In 2009, Mattel released a series of advertisements and a promotional music video of the song,[31] with modified lyrics, as part of a new marketing strategy brought in to revive sales.[32]

2001 Eurovision Song Contest[edit]

As the interval act during the 2001 Eurovision Song Contest, Aqua performed a medley of their singles alongside percussion ensemble Safri Duo.[33] There were several complaints due to the profanity used during the performance, both at the beginning and end of "Barbie Girl".[34]

Track listings[edit]

These are the formats and track listings of major single releases of "Barbie Girl".[5]

Credits[edit]

Credits are adapted from liner notes of the "Barbie Girl" CD single and Aquarium.[36][37]

  • Written by Norreen, Nystrøm, Dif, Rasted
  • Performed by Norreen, Rasted
  • Vocals by Nystrøm, Dif
  • Hair and make-up by Fjodor Øxenhave
  • Styling by Aqua, Bjarne Lindgreen
  • Artwork by Peter Stenbæk
  • Photo by Robin Skoldborg
  • Produced, arranged and mixed by Norreen, Jam, Delgado, Rasted

Charts[edit]

Certifications and sales[edit]

Region Certification Certified units/sales
Australia (ARIA)[77] 3× Platinum 210,000^
Austria (IFPI Austria)[78] Platinum 50,000*
Belgium (BEA)[79] 4× Platinum 200,000*
Denmark (IFPI Danmark)[80] Gold 45,000double-dagger
France (SNEP)[82] Diamond 1,215,000[81]
Germany (BVMI)[83] Platinum 500,000^
Italy (FIMI)[84]
sales since 2009
Gold 35,000double-dagger
Netherlands (NVPI)[85] Platinum 75,000^
New Zealand (RMNZ)[86] Platinum 10,000*
Norway (IFPI Norway)[87] 2× Platinum  
Sweden (GLF)[88] 3× Platinum 90,000^
Switzerland (IFPI Switzerland)[89] Platinum 50,000^
United Kingdom (BPI)[90] 3× Platinum 1,840,000[23]

* Sales figures based on certification alone.
^ Shipments figures based on certification alone.
double-dagger Sales+streaming figures based on certification alone.

Release history[edit]

Country Release date
Europe[91] 14 May 1997
United Kingdom[92] 13 October 1997
United States[93] 1 September 1997

Cover versions and parodies[edit]

The song has been covered by several artists throughout years. Alternative metal band Faith No More covered the song live in 1997 during their Album of the Year tour.[94] Identical twin sisters Amanda and Samantha Marchant, better known as Samanda, released their cover of the song on 8 October 2007, and it entered the UK Singles Chart at number 26.[95] Girls' Generation's Jessica Jung covered this song as her solo performance during the first Asian concert tour Girls' Generation 1st Asia Tour: Into the New World. The Swedish artist Loke Nyberg did a new version of this song for the Swedish radio show Morgonpasset. He interprets the song as criticism of today's beauty ideals.[96] In 2013, Ludacris sampled the song in his single "Party Girls" featuring Wiz Khalifa, Jeremih and Cashmere Cat.[97] In 2016, Caramella Girls released a version called "Candy Girl" on iTunes,[98] as well as a YouTube music video.[99]

There are also many parodies of the song, including a parody called Ugly Girl, with an unverified author (often wrongly credited to Weird Al Yankovic, Adam Henderson, or Jack off Jill). German duo Lynne & Tessa made a lip-synched internet video of the song in 2006, and on British Indian sketch comedy show Goodness Gracious Me, where a version titled "Punjabi Girl" was featured in the radio series and later on television.[100] In 2012, the song was parodied in an Australian lamb advertising campaign, relying on the Australian use of the term "barbie" to refer to the outdoor barbecue popularly held in Australia. The advertisement starred Melissa Tkautz and Sam Kekovich.[101] In 2014, the song was used in the South Park episode "Cock Magic". Ava Max recorded a version with new lyrics, titled "Not Your Barbie Girl", in 2018.[102]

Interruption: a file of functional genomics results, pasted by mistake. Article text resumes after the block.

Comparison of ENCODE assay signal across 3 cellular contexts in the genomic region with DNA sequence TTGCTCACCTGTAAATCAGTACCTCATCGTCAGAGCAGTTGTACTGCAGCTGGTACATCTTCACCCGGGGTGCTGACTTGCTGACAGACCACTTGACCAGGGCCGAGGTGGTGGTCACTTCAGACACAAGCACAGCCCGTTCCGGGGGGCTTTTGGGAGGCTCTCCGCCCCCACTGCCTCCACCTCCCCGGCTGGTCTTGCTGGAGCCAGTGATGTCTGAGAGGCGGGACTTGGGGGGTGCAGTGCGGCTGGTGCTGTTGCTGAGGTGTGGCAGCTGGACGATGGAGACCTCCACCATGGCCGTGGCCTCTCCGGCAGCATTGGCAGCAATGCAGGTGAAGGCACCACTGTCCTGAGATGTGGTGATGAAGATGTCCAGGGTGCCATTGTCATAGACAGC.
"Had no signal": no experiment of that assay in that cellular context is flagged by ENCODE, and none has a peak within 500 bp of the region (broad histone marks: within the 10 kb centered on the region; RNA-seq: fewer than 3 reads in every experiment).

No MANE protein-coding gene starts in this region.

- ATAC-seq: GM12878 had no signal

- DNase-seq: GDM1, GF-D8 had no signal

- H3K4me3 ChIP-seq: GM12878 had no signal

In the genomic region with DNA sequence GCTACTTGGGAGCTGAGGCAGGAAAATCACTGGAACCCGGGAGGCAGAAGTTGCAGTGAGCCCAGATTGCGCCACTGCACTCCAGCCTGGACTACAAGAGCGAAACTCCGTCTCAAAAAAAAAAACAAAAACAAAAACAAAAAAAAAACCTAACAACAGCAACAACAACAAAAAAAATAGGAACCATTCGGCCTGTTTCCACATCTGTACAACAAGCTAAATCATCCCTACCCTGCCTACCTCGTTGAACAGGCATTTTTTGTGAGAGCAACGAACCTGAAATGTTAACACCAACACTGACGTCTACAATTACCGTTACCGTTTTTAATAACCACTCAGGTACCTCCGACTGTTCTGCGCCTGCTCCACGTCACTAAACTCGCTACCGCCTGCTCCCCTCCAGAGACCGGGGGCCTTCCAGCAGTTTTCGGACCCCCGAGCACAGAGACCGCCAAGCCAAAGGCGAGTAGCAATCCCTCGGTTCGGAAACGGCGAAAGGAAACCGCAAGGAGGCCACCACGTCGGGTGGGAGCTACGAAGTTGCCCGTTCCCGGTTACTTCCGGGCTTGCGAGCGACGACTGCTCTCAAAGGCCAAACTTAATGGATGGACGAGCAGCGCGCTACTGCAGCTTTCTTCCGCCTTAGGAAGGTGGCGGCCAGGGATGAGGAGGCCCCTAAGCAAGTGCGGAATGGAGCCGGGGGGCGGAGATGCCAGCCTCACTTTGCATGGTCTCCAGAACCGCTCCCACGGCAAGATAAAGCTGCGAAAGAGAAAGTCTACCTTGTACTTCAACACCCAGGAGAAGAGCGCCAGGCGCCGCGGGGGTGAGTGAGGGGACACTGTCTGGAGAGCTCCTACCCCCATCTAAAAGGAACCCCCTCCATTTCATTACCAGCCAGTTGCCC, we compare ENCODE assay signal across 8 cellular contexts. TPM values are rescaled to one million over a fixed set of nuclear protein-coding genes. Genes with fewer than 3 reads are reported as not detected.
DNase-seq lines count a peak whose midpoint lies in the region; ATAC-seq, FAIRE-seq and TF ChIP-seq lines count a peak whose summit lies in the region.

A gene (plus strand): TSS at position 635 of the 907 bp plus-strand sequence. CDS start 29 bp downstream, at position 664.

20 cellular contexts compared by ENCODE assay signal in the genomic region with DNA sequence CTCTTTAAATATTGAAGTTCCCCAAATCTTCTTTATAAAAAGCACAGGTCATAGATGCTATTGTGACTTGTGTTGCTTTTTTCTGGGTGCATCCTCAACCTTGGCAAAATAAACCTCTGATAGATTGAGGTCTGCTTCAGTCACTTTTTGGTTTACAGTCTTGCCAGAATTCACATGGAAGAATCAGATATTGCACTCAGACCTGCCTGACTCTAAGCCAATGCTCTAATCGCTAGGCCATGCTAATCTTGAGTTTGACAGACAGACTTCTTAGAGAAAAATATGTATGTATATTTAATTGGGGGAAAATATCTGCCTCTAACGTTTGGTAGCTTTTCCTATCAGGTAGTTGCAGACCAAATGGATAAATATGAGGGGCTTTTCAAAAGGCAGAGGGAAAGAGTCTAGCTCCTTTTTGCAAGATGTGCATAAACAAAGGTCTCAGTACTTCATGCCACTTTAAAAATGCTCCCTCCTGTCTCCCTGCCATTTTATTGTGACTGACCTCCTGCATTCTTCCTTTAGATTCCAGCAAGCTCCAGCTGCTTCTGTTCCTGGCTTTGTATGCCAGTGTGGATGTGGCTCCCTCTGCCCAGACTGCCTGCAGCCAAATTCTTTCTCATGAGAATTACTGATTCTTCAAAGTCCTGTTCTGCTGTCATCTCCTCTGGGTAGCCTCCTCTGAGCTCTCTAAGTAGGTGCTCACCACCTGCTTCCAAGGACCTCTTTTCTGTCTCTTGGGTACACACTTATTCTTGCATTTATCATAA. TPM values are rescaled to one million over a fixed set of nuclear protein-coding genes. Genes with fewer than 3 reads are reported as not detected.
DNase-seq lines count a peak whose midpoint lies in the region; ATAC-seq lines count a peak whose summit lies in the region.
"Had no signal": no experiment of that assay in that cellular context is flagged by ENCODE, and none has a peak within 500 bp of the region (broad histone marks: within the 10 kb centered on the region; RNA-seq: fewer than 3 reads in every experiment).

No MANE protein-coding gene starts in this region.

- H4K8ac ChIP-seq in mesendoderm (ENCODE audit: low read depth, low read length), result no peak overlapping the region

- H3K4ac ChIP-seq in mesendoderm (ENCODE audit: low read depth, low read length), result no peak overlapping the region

In 1999, Christi Colondam [id] released an Indonesian version of this song with the title "Boneka Barbie".[citation needed]

Kelly Key version[edit]

"Barbie Girl"
Kelly Key - Barbie Girl (2005).jpg
Single by Kelly Key
from the album Kelly Key
Released15 August 2005[103]
Recorded2004
Length3:19
LabelWarner
Songwriter(s)
Producer(s)DJ Cuca
Kelly Key singles chronology
"Escuta Aqui Rapaz"
(2005)
"Barbie Girl"
(2005)
"Papinho"
(2005)

In 2005, Brazilian recording artist Kelly Key recorded a version in Portuguese for her third studio album Kelly Key.[104] The version was released as second single on 15 August 2005.[103] Key said she loved the song and wanted to do a version for honor: "I really like this song since I heard. I wanted to record without thinking about whether my fans will like it or not".[105]

The song received generally negative reviews from music critics. Vinícius Versiani Durães of IMHO said that that version was funny and a future success.[106] Marcos Paulo Bin of Universo Musical commented that the song was really different from previous releases – known for explicit lyrics – but was positive and said the version was good.[105] Rodrigo Ortega of Pilula Pop said "Barbie Girl" was sensational, funny and chose as the best of the album. He also said that Key was wrong to have released "Escuta Aqui Rapaz" as her first single, because "the song was boring", but "Barbie Girl" saved the era.[107] Carlos Eduardo Lima of Scream & Yell was negative and said the song was "childish, silly, boring" and killed Kelly Key as a sex-symbol.[108]

The music video for "Barbie Girl" was recorded on 17 and 18 August 2005. It was directed by Ricardo Vereza, Bidu Madio, Rentz and Mauricio Eça.[109] In the video, released on 30 August, Kelly plays a determined and feminist woman.[110]

This song is internationally notable to be wrongly attributed to Czech model Dominika Myslivcová as she uploaded a video in YouTube lip-synching to this song and, later, it became a viral video.[111]

Track listing[edit]

  1. "Barbie Girl" – 3:20
  2. "Barbie Girl" (Cuca Mix) – 5:12
  3. "Barbie Girl" (Music video) – 3:23

Release history[edit]

Country Date Format Label
Brazil 15 August 2005 Mainstream radio[103] Warner Music

References in media[edit]

Environmental movements, like Fridays for Future, when trying to bring attention to the heavy amounts of plastic thrown by humans into the seas, have referred the song lyrics in their slogans with the words "Life in plastic is not fantastic".[112]

References[edit]

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External links[edit]